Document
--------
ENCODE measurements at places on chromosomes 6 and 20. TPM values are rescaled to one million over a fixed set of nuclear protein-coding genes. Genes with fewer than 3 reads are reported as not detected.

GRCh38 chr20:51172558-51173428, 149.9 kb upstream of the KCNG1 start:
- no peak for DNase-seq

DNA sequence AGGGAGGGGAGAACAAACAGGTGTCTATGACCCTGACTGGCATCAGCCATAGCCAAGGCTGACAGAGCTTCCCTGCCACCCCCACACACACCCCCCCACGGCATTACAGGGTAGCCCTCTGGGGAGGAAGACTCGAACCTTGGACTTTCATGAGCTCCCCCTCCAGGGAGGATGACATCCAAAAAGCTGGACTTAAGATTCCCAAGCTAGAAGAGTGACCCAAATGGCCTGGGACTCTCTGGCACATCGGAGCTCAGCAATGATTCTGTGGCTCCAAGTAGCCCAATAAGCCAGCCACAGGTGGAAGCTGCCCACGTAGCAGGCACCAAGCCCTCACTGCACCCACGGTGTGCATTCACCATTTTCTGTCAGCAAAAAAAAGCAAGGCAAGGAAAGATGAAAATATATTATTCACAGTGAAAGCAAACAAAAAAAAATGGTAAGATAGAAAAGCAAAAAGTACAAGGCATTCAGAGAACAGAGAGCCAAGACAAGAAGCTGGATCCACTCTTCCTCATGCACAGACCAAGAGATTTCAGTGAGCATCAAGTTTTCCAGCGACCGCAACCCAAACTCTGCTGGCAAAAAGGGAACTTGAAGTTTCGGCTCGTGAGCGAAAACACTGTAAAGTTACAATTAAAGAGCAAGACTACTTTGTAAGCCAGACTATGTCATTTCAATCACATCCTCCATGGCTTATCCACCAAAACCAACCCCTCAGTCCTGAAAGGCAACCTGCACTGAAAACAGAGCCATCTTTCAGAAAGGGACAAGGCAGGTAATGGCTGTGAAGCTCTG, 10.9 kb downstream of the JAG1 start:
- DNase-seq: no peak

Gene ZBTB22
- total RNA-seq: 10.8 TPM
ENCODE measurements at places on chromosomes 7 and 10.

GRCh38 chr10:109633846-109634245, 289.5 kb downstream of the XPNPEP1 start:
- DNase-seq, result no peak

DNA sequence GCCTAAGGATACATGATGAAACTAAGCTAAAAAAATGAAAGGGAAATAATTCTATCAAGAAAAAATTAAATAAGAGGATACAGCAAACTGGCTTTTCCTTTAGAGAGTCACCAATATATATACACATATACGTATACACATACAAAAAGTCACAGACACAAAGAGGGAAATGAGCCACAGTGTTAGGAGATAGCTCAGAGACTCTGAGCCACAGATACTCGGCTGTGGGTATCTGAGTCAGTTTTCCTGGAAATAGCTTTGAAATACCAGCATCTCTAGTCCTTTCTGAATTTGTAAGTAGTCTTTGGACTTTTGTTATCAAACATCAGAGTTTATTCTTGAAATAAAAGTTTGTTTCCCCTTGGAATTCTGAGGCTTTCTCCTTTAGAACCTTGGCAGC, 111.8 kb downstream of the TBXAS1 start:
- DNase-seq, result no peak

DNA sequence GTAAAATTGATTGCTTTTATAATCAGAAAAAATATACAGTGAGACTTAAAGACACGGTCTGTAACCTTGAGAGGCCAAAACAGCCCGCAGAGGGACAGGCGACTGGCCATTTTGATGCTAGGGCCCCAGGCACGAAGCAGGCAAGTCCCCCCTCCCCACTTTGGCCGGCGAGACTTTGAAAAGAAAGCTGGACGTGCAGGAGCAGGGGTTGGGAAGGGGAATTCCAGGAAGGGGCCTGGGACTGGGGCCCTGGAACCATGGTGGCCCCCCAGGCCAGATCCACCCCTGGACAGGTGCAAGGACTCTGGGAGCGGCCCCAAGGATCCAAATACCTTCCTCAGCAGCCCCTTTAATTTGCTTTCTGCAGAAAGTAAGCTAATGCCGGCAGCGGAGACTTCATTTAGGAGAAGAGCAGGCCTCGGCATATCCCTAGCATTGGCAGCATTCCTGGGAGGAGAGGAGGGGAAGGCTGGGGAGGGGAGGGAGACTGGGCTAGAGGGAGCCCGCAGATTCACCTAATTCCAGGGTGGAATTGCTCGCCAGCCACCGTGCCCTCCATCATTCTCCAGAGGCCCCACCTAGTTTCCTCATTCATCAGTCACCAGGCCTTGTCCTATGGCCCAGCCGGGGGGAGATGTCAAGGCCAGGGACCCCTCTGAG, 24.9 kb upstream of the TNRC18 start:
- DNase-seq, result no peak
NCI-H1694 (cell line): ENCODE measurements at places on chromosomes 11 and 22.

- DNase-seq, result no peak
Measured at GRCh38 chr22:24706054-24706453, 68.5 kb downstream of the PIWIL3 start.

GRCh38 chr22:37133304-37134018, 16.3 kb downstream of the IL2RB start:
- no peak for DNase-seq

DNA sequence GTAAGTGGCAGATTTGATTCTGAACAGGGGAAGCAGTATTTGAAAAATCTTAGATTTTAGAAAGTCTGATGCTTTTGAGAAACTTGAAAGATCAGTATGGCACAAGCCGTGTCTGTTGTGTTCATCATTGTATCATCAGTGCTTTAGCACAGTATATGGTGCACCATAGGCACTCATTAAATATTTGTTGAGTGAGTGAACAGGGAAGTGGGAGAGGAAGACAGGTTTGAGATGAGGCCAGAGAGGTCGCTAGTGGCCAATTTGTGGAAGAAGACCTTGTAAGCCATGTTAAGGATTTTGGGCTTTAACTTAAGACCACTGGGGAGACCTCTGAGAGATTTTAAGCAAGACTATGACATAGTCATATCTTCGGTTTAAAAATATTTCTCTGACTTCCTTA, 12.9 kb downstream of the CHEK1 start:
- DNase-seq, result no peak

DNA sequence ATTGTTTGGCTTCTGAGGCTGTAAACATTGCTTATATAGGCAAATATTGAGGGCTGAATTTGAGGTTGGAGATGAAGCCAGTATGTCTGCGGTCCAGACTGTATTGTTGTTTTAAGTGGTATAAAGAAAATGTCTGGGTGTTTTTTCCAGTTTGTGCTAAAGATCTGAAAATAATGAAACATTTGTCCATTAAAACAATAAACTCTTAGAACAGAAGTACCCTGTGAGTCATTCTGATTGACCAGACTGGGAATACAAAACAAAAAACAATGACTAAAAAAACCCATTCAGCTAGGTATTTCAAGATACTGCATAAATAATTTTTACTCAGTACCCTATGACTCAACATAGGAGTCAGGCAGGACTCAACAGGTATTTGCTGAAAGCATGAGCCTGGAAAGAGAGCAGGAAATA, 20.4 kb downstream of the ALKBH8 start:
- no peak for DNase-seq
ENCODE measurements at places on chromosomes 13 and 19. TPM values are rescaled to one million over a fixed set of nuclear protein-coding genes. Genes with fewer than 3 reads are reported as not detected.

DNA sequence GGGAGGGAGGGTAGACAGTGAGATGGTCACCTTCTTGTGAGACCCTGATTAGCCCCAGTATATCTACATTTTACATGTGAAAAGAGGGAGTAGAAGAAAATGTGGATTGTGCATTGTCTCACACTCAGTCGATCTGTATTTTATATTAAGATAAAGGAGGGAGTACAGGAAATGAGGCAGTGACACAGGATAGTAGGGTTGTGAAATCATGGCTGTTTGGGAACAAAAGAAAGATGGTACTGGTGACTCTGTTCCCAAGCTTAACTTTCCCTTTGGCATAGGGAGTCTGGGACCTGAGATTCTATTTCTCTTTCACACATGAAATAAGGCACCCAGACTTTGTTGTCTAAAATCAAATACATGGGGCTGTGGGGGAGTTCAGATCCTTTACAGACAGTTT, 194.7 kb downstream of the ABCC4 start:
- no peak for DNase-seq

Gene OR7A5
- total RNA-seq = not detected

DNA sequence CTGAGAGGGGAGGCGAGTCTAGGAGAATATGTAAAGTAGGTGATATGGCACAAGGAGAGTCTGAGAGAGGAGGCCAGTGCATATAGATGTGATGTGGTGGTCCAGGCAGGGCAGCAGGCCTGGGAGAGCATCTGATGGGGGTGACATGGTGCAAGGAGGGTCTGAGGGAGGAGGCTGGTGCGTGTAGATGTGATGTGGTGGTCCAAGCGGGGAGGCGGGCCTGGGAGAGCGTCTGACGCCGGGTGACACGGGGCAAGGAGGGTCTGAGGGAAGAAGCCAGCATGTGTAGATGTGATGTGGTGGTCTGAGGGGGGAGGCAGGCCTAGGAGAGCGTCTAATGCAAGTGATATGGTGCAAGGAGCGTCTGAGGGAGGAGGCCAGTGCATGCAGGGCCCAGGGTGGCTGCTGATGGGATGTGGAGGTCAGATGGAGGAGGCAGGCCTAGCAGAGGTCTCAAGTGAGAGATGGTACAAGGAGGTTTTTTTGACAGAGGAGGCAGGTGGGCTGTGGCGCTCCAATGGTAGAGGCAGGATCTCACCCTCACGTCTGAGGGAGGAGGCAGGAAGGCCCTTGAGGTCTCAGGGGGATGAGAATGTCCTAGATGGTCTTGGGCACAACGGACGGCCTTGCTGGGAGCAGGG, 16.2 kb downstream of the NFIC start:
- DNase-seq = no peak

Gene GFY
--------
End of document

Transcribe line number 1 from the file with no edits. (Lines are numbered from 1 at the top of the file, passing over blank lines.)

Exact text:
ENCODE measurements at places on chromosomes 6 and 20. TPM values are rescaled to one million over a fixed set of nuclear protein-coding genes. Genes with fewer than 3 reads are reported as not detected.